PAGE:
Krapp’s Last Tape at Kazimir Gardens, Liverpool

Posted on 16 May 2016
By Miranda Humphrey-Green
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A production specially commissioned for Liverpool’s Light Night 2016 at The Kazimier Gardens Cosmolodge, this piece of bite-size Beckett is as tasty a morsel as you could hope for in an hour-long nugget, but with all the kick of a shot of neat vodka.

In an act of considered masochism, Nick Birkinshaw’s Krapp celebrates his 69th birthday by choosing at random, from his vast collection, an audiotape he has made some thirty years earlier. As he listens, he relives the death of his mother, his literary aspirations and a dalliance in a punt. Krapp is filled with self-loathing at his pompous younger self and occasionally baffled by details of what made the highlights of his 39th year but that he now has trouble recollecting at all.

The production begins in the dark, which is where the audience is firmly placed. Startling lighting from Phil Saunders illuminates the lone player of this piece, sitting at his desk, staring back at you with a look that rivets you to your seat.

Birkinshaw does not seek to explain his character but rather to just inhabit Krapp. The audience is drawn into Krapp’s den with him; not so much flies on the wall as inside Krapp’s own memory. It is the kind of performance throughout which you hear your own heart beat and reverberate around the intimate space that is the Kazimier Garden’s Cosmolodge.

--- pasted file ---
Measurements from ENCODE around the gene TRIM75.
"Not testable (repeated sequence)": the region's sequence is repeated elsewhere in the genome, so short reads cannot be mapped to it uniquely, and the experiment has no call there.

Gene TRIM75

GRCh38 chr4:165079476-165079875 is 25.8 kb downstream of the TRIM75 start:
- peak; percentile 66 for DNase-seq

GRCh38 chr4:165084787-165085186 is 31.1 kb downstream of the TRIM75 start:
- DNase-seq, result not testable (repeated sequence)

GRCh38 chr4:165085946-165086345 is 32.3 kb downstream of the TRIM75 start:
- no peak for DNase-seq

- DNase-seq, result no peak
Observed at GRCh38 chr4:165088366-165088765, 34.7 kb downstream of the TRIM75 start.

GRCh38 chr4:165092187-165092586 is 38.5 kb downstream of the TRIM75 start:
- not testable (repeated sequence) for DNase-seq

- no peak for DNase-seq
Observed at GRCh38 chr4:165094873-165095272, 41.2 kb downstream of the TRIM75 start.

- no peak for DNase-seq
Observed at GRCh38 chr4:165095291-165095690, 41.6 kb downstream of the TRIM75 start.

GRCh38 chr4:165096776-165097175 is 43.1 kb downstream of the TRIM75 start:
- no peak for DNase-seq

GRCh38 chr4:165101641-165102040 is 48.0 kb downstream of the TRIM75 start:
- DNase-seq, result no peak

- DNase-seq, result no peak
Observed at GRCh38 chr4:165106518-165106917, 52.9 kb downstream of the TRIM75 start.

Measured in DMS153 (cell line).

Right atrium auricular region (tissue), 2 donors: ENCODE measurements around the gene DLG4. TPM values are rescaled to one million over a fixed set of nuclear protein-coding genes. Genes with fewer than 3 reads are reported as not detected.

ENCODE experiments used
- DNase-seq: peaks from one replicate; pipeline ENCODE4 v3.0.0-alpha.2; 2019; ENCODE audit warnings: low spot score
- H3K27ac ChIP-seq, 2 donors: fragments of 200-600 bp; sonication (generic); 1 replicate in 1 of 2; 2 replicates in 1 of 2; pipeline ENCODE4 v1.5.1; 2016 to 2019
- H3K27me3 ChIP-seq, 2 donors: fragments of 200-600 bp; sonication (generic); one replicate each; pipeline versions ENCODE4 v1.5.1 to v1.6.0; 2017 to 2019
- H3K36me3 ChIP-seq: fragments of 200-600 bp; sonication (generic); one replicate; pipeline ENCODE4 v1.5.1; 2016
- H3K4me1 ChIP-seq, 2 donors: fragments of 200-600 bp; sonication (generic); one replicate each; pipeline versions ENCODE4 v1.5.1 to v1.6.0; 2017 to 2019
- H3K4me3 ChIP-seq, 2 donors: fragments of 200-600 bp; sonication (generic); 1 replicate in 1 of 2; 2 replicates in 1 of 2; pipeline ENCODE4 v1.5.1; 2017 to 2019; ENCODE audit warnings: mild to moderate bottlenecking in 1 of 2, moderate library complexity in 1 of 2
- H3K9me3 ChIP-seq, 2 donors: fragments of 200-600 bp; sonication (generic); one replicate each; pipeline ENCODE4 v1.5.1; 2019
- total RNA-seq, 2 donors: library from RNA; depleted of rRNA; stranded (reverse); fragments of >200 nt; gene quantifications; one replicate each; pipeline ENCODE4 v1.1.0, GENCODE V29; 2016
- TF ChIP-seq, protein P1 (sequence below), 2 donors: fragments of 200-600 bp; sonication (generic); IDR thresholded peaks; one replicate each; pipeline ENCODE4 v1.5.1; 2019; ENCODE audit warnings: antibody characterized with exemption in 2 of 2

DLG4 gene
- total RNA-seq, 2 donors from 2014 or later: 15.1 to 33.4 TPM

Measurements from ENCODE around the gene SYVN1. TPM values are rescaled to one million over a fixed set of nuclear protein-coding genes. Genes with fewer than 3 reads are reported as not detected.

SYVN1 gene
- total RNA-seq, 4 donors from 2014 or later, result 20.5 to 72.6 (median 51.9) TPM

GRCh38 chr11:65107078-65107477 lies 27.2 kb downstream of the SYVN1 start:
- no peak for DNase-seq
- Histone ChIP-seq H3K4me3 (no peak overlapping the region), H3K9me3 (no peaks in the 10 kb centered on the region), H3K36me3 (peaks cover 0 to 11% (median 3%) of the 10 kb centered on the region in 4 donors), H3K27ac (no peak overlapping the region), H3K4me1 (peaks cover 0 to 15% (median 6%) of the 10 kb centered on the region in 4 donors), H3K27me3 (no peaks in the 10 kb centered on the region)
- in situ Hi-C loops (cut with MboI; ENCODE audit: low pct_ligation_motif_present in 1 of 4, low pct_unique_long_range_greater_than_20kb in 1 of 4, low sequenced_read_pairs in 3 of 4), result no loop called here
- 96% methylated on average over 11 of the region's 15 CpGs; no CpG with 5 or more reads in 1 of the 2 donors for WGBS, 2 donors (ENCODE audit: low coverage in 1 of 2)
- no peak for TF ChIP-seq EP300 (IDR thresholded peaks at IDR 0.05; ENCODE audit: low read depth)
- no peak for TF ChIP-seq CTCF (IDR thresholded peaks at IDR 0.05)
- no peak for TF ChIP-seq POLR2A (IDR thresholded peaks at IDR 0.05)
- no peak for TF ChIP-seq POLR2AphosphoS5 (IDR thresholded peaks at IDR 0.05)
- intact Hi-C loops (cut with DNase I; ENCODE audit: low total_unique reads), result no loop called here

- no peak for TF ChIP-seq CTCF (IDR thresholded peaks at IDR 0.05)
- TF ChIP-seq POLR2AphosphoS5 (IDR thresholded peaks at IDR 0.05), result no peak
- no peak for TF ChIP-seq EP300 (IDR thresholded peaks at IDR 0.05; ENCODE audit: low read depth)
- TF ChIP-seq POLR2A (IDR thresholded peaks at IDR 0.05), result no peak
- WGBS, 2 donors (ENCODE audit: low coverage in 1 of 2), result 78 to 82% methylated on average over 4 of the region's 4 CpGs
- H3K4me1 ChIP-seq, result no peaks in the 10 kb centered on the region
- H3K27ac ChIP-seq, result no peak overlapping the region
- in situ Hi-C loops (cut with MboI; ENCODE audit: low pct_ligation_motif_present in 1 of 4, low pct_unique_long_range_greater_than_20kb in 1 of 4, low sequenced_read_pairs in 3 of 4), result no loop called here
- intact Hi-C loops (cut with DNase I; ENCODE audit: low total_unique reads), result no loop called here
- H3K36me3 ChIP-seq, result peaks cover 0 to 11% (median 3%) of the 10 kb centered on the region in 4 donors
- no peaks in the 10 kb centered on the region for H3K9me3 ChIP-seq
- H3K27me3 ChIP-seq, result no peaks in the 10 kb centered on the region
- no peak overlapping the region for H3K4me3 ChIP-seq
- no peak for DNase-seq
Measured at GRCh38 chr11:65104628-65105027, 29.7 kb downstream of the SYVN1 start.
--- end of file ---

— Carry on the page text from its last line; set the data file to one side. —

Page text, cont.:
For the first ten minutes, there is no monologue at all. We observe Krapp grapple with the decision to eat a banana, snipping the top and bottom off it with a pair of scissors before ritualistically slitting its length with one blade and sticking it in his mouth from which it protrudes awhile, rendering Krapp a morose one-tusked walrus, before it is demolished. The effect is both hilarious and pathetic.

Krapp’s cruel mistress – the banana – at once his fruity obsession and his constipation-inducing tormentor serves as a metaphor for Krapp’s ghoulish fascination with his younger self. He is both drawn to and appalled by what he hears. And it can be no mistake that the unfortunately named Krapp is unable to, well, crap. Birkinshaw’s portrait of a non-productive, impacted writer at the end of his life is both compelling and comedic, deeply poignant and yet somehow ridiculous.

Krapp’s Last Tape
The Kazimier Gardens Cosmolodge
13th May 2016
Performed by Nick Birkinshaw
Directed by Graeme Phillips
PR Rating: ***** Outstanding